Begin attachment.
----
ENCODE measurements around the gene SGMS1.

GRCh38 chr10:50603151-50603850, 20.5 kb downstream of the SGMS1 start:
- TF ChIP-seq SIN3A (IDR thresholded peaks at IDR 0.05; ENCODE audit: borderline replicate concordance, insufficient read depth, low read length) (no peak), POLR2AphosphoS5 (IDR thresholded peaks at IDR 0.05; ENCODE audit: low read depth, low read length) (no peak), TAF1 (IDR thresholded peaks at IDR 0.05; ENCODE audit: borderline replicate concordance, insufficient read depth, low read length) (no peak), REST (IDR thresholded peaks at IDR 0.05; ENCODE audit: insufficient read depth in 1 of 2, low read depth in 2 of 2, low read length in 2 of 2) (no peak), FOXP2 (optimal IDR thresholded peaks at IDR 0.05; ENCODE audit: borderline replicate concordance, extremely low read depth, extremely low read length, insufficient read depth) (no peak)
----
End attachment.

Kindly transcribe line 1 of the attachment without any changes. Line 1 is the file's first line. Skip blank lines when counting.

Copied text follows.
ENCODE measurements around the gene SGMS1.